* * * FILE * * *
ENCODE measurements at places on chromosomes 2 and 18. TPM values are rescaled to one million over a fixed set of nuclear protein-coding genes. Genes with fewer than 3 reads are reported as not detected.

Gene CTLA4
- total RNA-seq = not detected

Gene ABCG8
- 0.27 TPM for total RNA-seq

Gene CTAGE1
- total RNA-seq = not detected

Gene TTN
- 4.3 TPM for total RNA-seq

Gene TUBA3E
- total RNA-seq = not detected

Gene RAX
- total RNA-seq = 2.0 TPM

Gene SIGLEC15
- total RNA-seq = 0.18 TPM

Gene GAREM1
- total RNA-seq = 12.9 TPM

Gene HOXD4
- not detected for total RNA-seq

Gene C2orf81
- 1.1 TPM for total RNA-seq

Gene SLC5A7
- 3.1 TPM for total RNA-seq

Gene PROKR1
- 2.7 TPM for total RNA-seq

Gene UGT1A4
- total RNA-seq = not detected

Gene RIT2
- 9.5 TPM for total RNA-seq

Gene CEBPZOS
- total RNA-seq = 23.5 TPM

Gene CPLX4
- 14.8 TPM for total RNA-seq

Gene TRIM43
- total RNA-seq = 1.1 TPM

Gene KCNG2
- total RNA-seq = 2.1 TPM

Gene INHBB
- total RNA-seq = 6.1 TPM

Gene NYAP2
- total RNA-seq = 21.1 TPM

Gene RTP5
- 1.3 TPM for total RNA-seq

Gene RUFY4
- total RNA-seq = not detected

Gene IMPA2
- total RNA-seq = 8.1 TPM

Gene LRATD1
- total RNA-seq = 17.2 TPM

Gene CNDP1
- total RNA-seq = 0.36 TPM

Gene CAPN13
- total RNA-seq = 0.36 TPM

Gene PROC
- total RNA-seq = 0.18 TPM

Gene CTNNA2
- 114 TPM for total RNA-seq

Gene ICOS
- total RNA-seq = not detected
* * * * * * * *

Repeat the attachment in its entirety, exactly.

ENCODE measurements at places on chromosomes 2 and 18. TPM values are rescaled to one million over a fixed set of nuclear protein-coding genes. Genes with fewer than 3 reads are reported as not detected.

Gene CTLA4
- total RNA-seq = not detected

Gene ABCG8
- 0.27 TPM for total RNA-seq

Gene CTAGE1
- total RNA-seq = not detected

Gene TTN
- 4.3 TPM for total RNA-seq

Gene TUBA3E
- total RNA-seq = not detected

Gene RAX
- total RNA-seq = 2.0 TPM

Gene SIGLEC15
- total RNA-seq = 0.18 TPM

Gene GAREM1
- total RNA-seq = 12.9 TPM

Gene HOXD4
- not detected for total RNA-seq

Gene C2orf81
- 1.1 TPM for total RNA-seq

Gene SLC5A7
- 3.1 TPM for total RNA-seq

Gene PROKR1
- 2.7 TPM for total RNA-seq

Gene UGT1A4
- total RNA-seq = not detected

Gene RIT2
- 9.5 TPM for total RNA-seq

Gene CEBPZOS
- total RNA-seq = 23.5 TPM

Gene CPLX4
- 14.8 TPM for total RNA-seq

Gene TRIM43
- total RNA-seq = 1.1 TPM

Gene KCNG2
- total RNA-seq = 2.1 TPM

Gene INHBB
- total RNA-seq = 6.1 TPM

Gene NYAP2
- total RNA-seq = 21.1 TPM

Gene RTP5
- 1.3 TPM for total RNA-seq

Gene RUFY4
- total RNA-seq = not detected

Gene IMPA2
- total RNA-seq = 8.1 TPM

Gene LRATD1
- total RNA-seq = 17.2 TPM

Gene CNDP1
- total RNA-seq = 0.36 TPM

Gene CAPN13
- total RNA-seq = 0.36 TPM

Gene PROC
- total RNA-seq = 0.18 TPM

Gene CTNNA2
- 114 TPM for total RNA-seq

Gene ICOS
- total RNA-seq = not detected